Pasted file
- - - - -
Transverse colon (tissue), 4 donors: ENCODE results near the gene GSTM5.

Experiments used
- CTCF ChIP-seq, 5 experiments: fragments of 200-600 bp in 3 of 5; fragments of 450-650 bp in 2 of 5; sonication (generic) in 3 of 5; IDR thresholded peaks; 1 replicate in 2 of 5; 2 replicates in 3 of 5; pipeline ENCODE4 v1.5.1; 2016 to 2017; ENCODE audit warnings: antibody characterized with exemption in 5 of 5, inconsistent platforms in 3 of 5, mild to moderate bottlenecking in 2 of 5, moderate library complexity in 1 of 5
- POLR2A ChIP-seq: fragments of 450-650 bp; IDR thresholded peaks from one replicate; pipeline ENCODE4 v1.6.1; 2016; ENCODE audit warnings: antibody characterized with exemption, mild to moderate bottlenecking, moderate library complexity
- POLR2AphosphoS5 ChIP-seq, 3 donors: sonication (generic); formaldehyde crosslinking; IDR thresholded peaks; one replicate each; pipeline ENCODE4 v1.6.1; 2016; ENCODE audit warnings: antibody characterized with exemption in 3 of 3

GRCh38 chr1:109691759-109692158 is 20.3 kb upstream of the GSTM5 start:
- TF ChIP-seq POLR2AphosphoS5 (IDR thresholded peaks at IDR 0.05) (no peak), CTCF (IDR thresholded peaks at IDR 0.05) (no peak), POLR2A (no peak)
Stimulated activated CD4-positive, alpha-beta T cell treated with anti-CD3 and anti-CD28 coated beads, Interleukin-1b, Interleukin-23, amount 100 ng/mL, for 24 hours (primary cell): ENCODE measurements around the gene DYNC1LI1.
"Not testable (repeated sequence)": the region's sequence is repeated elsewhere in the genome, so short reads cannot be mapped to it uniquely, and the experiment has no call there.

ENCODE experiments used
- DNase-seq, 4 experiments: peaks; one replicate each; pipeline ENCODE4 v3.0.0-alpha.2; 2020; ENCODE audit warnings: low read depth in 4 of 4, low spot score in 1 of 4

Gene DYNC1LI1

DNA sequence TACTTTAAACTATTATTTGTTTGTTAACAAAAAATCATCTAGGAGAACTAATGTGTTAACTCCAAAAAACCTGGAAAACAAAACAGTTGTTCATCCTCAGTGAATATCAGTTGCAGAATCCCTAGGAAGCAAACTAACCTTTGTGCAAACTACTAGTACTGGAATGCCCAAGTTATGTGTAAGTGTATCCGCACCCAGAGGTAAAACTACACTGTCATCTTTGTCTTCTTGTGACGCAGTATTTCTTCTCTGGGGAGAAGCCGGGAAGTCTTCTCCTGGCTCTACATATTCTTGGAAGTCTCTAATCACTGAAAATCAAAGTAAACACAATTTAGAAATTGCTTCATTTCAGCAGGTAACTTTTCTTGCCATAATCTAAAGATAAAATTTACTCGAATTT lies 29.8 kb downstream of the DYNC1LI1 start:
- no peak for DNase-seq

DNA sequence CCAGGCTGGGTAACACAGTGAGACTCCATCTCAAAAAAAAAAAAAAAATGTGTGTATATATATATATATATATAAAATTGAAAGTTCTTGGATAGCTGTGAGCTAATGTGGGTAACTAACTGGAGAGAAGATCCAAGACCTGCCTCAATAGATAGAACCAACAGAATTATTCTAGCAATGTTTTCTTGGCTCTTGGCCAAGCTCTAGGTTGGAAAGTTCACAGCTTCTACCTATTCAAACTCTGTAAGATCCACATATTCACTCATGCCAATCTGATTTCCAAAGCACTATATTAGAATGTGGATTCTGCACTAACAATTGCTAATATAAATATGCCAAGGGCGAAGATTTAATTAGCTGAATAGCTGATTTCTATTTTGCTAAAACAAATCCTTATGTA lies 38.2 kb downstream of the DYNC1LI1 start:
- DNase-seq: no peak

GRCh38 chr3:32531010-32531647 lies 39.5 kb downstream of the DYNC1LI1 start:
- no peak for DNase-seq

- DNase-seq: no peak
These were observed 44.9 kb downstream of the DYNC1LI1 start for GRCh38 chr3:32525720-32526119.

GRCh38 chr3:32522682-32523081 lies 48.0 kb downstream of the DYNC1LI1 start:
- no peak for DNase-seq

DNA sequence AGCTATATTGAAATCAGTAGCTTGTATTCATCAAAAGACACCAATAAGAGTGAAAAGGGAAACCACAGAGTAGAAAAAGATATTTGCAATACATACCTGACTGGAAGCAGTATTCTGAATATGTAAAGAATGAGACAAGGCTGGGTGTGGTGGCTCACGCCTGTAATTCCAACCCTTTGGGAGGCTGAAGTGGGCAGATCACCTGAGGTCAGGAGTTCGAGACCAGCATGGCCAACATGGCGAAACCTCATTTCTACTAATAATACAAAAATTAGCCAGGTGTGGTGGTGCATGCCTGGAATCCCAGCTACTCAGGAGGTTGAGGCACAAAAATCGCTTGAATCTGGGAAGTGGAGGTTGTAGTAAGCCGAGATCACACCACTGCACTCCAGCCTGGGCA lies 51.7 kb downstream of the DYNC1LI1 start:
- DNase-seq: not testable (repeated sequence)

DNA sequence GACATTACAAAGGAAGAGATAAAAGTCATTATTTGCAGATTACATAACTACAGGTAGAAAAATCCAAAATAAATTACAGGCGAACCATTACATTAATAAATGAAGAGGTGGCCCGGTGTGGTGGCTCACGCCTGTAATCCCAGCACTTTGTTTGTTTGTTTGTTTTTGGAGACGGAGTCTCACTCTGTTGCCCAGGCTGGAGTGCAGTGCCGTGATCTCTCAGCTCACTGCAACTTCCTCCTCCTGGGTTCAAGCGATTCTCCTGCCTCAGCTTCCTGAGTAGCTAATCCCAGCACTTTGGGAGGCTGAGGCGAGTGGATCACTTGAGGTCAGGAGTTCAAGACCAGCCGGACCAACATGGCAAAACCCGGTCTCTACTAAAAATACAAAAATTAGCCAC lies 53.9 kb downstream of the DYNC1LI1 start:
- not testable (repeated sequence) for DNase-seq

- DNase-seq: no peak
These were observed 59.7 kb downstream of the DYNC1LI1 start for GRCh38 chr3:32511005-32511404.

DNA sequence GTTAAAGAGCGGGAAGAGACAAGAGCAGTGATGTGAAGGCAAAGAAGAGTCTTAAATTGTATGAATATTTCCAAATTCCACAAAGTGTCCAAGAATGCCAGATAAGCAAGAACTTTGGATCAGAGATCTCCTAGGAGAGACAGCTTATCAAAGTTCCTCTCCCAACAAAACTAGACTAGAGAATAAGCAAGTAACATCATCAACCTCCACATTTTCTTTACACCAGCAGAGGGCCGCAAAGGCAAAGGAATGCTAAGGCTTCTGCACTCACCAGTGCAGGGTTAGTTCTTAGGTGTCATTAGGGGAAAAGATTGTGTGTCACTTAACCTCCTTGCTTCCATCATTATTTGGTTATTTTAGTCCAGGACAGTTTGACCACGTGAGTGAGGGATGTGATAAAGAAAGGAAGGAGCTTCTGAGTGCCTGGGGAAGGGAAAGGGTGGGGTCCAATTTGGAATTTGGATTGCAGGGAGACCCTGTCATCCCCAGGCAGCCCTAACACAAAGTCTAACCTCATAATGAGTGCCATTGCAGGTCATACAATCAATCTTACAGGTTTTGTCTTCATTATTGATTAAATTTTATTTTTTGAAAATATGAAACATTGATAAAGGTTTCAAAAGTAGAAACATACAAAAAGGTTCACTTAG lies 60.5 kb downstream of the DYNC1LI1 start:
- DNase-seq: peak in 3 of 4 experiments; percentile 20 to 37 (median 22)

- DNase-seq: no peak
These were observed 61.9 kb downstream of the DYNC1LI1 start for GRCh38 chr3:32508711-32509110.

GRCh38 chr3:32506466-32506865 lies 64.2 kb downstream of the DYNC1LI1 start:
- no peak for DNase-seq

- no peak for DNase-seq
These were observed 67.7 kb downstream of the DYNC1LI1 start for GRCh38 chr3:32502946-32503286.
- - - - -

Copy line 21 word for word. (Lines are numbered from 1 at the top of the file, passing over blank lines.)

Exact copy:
GRCh38 chr3:32522682-32523081 lies 48.0 kb downstream of the DYNC1LI1 start: